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metadata.artigo.dc.title: Cercospora leaf spot in Toona ciliata: epidemiology and infection process of Cercospora cf. alchemillicola
metadata.artigo.dc.creator: Silva, Humberson Rocha
Pozza, Edson Ampélio
Souza, Paulo Estevão de
Ferreira, Maria Alves
Freitas, Aurivan Soares de
Moreira, Silvino Intra
metadata.artigo.dc.subject: Leaf wetness
Phyllachora balansae
Molhamento foliar
metadata.artigo.dc.publisher: Blackwell Verlag GmbH Dec-2018
metadata.artigo.dc.identifier.citation: SILVA, H. R. et al. Cercospora leaf spot in Toona ciliata: epidemiology and infection process of Cercospora cf. alchemillicola. Forest Pathology, [S. l.], v. 48, n. 6, p. 1-8, Dec. 2018. DOI: 10.1111/efp.12451.
metadata.artigo.dc.description.abstract: The biology of Cercospora leaf spot (Cercospora cf. alchemillicola) of Toona ciliata was examined in terms of the effects of temperature and duration of foliage wetting on the progress of disease and the mechanism of pathogen infection. To evaluate the effect of temperature on mycelial growth, cercosporin production and conidial germination, experiments were conducted in a 4 × 5 factorial design, with four isolates (HR01, HR02, HR03 and CML3059) at five temperatures (15, 19, 23, 26 and 30°C). The area under the disease progress curve (AUDPC) was calculated in a 3 × 5 factorial design at three temperatures (20, 23 and 29°C) and five leaf wetness durations (0, 12, 24, 48 and 72 hr). Penetration of C. cf. alchemillicola into leaves was examined by scanning electron microscopy. Maximum mycelial growth of all isolates occurred at 24.8°C. HR02 and HR01 produced higher quantities of cercosporin compared with CML3059 and HR03. Temperatures between 21.6 and 23.0°C favoured production of the toxin among isolates. Higher conidial germination rates occurred in isolates HR02 and HR01 compared with other isolates, with optimum germination occurring at 24.2–26.3°C. A leaf wetting period of 72 hr at 23.3°C gave the highest AUDPC value. No hyphal penetration was observed through natural openings. However, germ tubes grew inside wounds on the leaf epidermis. In addition, Phyllachora balansae (cause of tar spot) opened fissures on the leaf epidermis, thus creating wounds enabling C. cf. alchemillicola to infect.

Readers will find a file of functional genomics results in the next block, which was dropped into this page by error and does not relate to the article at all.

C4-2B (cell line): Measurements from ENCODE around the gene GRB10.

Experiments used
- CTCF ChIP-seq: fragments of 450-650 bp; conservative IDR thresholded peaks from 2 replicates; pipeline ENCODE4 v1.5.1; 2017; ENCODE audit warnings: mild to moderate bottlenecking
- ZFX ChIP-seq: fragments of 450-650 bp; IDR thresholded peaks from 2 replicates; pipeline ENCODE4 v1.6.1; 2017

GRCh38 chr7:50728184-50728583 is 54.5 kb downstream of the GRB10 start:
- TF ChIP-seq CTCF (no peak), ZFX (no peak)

metadata.artigo.dc.language: en_US
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